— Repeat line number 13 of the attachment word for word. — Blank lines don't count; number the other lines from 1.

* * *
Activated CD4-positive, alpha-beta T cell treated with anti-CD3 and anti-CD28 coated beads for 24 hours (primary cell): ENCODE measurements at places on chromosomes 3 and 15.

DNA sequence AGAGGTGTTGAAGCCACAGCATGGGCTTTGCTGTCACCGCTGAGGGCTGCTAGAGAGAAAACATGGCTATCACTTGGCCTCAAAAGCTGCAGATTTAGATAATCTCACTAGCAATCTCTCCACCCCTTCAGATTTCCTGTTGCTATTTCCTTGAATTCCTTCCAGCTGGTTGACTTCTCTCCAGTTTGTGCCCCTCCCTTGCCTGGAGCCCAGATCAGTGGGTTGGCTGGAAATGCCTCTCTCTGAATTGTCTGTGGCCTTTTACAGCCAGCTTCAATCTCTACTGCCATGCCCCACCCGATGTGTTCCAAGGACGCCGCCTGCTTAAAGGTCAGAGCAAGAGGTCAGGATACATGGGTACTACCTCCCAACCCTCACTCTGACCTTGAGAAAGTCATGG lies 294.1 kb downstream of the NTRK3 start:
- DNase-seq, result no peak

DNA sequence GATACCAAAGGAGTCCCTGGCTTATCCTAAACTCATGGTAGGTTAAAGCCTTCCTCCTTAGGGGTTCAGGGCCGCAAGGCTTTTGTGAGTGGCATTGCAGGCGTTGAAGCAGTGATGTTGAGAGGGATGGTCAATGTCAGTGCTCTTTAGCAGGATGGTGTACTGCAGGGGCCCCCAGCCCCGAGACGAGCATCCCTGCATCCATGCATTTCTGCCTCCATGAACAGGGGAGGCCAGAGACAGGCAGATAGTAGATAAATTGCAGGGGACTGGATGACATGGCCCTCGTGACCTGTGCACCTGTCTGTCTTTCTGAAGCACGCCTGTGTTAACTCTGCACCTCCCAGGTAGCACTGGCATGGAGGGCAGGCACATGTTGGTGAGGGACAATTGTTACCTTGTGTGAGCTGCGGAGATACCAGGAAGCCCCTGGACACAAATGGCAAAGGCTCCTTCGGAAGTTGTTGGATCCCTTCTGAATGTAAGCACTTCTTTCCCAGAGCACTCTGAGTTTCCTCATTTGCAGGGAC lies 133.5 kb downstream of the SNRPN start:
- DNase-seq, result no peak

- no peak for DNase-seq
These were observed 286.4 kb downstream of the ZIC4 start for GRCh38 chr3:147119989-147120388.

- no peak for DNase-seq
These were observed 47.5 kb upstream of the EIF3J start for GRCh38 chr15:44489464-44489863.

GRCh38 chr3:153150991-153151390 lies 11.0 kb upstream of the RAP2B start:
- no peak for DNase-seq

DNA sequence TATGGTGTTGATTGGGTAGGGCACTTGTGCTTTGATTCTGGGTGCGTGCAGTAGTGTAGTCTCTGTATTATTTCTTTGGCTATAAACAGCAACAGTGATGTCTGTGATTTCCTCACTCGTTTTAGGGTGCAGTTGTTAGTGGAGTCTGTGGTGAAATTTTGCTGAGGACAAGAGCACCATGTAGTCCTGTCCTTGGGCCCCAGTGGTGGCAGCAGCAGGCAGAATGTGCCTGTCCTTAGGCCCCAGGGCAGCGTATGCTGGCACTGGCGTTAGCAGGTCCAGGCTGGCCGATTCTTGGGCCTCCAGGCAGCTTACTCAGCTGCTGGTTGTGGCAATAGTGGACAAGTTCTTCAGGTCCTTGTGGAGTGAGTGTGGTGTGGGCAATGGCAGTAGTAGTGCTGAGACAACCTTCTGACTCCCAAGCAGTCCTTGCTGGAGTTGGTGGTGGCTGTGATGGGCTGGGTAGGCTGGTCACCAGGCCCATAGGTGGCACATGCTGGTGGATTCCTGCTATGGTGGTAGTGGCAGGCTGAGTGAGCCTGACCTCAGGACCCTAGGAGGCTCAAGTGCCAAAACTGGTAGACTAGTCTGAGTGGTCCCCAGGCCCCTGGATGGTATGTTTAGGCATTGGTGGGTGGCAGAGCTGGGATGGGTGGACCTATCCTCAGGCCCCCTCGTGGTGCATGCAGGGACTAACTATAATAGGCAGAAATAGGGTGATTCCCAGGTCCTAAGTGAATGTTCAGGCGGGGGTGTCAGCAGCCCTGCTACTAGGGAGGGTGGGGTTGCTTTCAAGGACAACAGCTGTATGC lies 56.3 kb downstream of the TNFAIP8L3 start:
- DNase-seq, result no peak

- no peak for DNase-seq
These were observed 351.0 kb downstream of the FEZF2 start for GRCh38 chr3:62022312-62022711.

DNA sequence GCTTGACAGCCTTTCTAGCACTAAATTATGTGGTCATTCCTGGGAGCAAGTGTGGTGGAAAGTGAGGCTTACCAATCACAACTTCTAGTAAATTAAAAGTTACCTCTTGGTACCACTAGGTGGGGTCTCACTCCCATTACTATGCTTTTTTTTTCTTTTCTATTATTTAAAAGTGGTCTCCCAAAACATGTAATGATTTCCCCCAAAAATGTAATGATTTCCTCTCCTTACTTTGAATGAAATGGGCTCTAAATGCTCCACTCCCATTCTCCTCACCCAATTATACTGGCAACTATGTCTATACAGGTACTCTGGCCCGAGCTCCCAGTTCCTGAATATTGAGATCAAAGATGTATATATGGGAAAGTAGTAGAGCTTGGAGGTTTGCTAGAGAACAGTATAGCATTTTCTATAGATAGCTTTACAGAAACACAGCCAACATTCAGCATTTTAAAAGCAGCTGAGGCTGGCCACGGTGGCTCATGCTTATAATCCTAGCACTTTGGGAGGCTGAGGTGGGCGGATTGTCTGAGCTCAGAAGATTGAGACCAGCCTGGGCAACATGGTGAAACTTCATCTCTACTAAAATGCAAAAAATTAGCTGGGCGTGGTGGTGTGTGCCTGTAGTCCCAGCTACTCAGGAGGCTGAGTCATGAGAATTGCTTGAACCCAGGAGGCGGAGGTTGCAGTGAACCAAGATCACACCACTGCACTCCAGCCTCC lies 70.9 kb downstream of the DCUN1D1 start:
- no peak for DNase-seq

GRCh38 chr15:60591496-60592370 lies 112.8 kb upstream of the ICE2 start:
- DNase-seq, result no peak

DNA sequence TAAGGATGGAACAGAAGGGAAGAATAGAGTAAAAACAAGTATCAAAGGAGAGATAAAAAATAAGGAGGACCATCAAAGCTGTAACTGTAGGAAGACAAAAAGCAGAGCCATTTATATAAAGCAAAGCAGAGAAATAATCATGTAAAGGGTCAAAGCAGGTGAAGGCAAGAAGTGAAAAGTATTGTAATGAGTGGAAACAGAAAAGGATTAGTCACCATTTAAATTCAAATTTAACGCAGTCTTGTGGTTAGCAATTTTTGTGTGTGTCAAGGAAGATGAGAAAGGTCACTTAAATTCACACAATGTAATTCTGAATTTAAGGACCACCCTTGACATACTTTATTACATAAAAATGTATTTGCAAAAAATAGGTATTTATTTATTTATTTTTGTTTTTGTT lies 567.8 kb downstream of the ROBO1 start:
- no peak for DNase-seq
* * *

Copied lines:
- DNase-seq, result no peak